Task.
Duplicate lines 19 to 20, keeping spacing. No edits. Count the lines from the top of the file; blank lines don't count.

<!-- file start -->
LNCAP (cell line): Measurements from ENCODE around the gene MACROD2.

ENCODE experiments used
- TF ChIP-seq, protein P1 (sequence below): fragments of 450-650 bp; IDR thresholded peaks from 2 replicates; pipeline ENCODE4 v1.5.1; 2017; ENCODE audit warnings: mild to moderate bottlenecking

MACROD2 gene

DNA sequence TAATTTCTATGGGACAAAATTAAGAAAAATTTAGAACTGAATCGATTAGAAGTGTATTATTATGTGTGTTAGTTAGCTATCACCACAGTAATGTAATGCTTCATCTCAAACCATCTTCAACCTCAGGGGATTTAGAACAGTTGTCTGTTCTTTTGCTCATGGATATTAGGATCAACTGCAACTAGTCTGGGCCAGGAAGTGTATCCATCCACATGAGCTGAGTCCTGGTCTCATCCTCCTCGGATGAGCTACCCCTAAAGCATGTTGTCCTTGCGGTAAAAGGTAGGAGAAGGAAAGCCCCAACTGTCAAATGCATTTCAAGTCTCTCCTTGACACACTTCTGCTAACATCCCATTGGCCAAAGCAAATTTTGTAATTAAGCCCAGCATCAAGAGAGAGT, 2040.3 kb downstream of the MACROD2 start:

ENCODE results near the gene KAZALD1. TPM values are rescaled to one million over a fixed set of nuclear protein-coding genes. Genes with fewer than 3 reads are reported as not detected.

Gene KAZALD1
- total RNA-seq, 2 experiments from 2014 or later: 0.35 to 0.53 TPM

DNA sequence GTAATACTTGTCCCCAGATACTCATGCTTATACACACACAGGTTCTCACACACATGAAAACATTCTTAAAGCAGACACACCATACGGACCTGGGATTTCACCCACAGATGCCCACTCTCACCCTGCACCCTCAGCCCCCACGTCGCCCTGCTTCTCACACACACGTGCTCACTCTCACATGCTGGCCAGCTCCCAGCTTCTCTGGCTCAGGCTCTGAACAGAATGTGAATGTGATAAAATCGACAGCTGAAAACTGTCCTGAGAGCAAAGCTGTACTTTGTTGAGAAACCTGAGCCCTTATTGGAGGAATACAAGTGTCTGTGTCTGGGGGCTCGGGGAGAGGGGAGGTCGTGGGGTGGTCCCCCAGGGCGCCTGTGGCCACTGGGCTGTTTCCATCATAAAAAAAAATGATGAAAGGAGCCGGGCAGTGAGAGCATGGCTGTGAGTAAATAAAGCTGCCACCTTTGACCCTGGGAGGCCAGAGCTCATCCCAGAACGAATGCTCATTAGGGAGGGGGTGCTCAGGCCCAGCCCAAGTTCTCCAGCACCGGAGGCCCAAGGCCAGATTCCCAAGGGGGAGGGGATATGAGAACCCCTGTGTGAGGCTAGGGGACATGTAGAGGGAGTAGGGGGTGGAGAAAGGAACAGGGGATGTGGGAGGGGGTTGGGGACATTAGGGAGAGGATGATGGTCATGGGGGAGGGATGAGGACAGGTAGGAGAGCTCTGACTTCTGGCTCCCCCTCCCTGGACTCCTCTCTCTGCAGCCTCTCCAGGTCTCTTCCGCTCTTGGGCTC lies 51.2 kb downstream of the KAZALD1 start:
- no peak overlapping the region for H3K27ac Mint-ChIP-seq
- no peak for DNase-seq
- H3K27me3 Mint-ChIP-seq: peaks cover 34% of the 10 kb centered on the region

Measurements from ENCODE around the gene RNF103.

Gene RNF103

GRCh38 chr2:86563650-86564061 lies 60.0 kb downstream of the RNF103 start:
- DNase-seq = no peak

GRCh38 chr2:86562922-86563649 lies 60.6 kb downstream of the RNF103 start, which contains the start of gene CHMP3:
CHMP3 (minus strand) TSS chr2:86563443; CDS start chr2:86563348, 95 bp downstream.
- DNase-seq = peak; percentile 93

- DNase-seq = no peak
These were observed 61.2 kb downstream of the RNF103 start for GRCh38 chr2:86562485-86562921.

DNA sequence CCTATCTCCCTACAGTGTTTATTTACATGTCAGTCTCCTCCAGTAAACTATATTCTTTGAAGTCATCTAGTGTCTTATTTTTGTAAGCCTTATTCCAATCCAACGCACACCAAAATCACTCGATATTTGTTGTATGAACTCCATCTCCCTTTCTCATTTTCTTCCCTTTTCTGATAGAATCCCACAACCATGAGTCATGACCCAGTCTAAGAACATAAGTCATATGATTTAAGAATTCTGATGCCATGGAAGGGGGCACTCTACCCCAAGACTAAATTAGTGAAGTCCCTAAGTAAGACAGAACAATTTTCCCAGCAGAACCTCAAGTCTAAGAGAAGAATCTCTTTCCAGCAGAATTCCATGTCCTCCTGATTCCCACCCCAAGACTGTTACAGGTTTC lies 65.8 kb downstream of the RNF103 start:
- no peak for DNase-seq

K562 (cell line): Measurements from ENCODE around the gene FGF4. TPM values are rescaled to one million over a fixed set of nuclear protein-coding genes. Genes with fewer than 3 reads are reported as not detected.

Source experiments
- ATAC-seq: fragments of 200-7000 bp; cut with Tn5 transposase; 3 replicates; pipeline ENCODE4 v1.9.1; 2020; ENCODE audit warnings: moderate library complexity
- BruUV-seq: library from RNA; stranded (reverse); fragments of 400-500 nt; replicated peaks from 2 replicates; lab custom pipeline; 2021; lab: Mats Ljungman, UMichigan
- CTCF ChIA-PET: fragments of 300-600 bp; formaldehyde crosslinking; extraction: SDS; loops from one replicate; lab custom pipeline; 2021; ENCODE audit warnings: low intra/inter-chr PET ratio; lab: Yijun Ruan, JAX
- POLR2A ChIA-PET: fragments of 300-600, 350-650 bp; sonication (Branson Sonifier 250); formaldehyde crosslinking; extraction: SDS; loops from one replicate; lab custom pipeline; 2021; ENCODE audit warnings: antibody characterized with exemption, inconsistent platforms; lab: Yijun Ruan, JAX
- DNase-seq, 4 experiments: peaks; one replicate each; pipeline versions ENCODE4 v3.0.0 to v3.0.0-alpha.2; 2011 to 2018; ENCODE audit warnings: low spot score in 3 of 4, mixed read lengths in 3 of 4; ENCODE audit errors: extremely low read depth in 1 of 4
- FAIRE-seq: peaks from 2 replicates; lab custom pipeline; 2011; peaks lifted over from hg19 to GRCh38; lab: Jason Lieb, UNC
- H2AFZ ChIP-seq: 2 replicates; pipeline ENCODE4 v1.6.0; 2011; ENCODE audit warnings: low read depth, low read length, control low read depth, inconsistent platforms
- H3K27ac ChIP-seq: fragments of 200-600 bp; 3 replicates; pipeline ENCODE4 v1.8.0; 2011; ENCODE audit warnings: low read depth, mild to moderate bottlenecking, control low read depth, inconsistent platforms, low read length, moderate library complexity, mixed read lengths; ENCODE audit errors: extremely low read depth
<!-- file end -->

- DNase-seq = peak; percentile 93

- DNase-seq = no peak